Thee More Shallows : Book of Bad Breaks
On Book of Bad Breaks, Thee More Shallows’ follow up to 2005’s More Deep Cuts and their first release for artsy Cali hip-hop label Anticon, the group manages to capture an imaginative dreamscape, much like that of Of Montreal’s recent electro-fantasy excursions. Starting off the album singing about myths, songwriter Dee Kesler intones, “What is a myth for the young people/ Meant to enslave them for something of someone,” strewn over melodious riffs to create a fabled atmosphere that sets the tone for the fantastical album.
Picking up the album with a fast-paced pulsating drumbeat the band pieces together a story about “being safe by dumb luck.” Ending in a regal sounding procession and introducing an Isaac Brock-like sounding anthem, Thee More Shallows proves diversity was one of their main aim’s for this release.
A Mario Party medley introduces us to “Night At The Knight School,” a song which dissipates into a story concerning “doodling, drawing, and concentrating” with a quickened, deliberate drum pound fading to a close at 3:02 and progressing into an airy interlude, reminiscent of a concerto and rapidly morphing into lewd distortion over frail drum thumps.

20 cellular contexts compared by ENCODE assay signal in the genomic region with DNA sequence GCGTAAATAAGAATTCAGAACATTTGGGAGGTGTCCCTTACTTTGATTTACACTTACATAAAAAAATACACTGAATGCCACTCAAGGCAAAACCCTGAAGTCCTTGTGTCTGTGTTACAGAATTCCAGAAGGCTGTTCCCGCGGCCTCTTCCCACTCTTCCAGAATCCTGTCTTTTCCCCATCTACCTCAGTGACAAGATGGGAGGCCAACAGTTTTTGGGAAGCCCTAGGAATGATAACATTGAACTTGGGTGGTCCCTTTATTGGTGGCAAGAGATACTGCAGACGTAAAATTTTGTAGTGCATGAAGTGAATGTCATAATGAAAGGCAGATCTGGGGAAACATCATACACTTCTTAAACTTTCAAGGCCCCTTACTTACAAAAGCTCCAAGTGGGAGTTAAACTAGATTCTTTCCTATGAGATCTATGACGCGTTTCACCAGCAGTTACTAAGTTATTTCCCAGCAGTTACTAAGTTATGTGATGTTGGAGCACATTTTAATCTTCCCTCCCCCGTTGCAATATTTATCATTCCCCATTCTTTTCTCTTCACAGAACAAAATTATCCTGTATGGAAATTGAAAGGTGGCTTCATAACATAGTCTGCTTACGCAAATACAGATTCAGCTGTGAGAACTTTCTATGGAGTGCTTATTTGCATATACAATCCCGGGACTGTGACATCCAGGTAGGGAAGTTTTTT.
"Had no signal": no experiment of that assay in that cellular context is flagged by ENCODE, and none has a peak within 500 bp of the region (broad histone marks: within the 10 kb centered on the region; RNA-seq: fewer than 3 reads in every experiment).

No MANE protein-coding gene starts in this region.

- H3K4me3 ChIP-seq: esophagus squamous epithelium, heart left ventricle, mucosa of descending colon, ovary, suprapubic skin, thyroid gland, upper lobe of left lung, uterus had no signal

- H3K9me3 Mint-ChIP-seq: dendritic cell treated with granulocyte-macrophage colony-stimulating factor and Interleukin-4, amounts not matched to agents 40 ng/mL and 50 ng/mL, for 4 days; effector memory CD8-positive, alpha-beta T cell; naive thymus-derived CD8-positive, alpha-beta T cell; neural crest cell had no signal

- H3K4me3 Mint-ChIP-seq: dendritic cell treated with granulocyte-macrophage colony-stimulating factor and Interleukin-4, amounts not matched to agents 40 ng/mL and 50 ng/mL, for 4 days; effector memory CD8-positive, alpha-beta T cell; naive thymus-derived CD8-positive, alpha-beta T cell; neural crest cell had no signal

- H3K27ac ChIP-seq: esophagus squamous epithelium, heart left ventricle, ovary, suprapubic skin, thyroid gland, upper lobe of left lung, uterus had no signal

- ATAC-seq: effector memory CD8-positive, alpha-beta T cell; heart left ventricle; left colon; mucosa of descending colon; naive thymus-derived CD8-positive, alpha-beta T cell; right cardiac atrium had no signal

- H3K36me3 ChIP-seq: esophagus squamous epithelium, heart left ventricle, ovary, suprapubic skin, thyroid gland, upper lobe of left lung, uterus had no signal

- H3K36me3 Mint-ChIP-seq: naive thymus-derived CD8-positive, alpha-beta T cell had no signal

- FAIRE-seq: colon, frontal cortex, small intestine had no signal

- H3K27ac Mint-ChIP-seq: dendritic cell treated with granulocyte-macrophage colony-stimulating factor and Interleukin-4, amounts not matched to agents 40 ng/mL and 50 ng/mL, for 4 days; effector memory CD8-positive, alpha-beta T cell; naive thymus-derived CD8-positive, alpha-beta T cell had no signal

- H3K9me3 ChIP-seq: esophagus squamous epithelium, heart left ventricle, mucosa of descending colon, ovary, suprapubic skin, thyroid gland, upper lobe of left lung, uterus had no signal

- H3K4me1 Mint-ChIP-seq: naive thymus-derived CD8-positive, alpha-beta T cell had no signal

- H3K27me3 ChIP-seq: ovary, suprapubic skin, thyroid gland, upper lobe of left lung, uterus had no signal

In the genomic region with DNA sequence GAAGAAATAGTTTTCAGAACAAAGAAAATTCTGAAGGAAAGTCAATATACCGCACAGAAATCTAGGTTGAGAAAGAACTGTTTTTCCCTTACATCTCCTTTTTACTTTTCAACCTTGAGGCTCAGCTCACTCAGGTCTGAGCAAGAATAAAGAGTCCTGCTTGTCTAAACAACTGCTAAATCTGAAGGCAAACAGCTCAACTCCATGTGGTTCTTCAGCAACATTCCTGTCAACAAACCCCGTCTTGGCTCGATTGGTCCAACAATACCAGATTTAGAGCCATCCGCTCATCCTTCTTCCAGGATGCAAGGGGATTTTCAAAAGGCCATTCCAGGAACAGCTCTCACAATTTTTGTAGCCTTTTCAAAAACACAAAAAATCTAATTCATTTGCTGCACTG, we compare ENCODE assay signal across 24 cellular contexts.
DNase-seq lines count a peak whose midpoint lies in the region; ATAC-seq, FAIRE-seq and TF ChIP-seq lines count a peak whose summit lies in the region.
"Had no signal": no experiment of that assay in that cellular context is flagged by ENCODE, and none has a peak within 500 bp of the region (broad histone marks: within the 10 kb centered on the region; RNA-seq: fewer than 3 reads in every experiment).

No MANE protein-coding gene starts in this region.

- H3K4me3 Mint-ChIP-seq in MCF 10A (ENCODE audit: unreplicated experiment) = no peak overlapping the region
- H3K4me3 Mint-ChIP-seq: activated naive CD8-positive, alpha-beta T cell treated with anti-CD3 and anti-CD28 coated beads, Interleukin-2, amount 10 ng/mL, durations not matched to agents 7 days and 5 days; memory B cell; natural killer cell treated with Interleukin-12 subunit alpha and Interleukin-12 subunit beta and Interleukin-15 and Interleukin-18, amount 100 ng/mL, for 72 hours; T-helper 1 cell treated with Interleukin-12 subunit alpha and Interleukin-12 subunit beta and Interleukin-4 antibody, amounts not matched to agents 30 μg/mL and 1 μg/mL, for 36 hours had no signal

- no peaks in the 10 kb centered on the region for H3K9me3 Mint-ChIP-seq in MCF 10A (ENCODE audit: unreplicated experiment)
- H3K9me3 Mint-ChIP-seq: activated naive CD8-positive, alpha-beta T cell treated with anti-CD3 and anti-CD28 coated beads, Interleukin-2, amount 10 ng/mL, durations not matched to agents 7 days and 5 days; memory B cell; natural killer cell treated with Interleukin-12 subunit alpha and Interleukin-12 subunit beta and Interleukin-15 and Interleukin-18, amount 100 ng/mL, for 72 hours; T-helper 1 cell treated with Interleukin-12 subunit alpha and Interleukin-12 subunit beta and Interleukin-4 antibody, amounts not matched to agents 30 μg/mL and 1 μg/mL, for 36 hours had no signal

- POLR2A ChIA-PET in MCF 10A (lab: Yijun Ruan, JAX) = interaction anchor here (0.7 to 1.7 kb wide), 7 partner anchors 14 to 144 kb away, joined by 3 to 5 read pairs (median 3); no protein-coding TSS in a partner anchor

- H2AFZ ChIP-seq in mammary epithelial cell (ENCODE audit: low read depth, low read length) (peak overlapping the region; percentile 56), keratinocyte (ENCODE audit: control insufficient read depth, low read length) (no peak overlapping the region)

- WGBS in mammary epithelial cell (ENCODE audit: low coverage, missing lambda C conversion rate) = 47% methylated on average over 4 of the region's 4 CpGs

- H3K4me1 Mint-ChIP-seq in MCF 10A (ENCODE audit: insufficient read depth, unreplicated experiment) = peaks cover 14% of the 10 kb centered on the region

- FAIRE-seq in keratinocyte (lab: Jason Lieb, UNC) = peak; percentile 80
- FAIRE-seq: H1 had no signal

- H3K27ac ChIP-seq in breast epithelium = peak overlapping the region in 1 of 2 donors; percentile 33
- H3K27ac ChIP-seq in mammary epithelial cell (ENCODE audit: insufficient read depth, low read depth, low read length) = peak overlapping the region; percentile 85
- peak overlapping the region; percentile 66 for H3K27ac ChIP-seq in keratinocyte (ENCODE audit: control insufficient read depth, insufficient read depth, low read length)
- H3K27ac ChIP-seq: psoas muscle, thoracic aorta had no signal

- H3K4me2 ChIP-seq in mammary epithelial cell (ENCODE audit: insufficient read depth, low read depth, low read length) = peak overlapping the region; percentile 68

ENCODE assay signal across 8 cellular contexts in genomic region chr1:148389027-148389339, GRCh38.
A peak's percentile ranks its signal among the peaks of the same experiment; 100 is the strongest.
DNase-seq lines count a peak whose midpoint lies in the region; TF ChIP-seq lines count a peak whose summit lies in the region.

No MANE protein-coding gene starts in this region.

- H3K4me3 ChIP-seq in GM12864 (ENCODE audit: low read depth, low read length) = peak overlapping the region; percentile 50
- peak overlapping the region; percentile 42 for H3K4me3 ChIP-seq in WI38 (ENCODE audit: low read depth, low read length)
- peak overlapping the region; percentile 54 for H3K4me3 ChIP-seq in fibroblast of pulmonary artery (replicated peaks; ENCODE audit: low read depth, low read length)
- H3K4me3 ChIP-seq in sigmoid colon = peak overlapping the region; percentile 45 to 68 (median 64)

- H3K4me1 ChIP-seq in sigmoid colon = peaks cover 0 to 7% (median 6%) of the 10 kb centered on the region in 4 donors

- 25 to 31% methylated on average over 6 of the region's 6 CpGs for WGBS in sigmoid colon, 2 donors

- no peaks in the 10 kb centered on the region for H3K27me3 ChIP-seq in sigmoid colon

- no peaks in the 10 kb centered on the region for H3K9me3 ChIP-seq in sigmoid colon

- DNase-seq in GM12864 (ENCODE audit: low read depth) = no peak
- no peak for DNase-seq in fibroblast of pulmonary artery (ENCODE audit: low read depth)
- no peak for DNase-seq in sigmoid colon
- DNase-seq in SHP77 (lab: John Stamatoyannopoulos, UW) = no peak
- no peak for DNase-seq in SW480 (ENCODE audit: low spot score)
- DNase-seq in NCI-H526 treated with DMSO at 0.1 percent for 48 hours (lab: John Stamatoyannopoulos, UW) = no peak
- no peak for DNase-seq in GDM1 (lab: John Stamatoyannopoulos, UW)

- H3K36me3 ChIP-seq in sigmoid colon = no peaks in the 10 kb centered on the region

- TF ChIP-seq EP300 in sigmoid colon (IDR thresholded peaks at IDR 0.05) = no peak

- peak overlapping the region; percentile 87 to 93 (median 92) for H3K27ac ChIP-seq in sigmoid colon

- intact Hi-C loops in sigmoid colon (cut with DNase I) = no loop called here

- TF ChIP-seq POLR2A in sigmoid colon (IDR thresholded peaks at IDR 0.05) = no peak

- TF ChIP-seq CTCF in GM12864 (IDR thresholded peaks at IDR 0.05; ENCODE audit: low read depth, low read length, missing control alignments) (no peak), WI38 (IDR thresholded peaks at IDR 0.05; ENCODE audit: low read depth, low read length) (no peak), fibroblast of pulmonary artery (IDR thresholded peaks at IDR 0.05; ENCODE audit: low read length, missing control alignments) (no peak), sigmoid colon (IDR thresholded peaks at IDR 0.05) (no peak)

“Proud Turkeys” starts off with a foreign sounding buzz, and the memorable percussion picks up, lyrics hasten, and head nodding trumps ensue. Just a few keystrokes of a piano later, the second interlude takes over, swelling into a buzzing bee, transcending to the distortion of the next few tracks, favorably including
“Fly Paper” and its concentrated, constant bass.
The twanging strum of “The White Mask” offers contemplation about life and living in general, giving the illusion of wandering through, while “Chrome Caps” gives the bounce of an echoing landscape strewn with misfortune and foreboding. Sharpening into closer “Mo Deeper” takes us to a backdrop of an intergalactic plane informing the listener “of a gift.” Thee More Shallows prove fairy tales can transfigure to songs, and can make for an unyielding album that’s not only memorable, but a thoroughly enthralling listen.
Of Montreal – Hissing Fauna, Are You the Destroyer?
Grandaddy – Sumday
Modest Mouse – We Were Dead Before the Ship Even Sank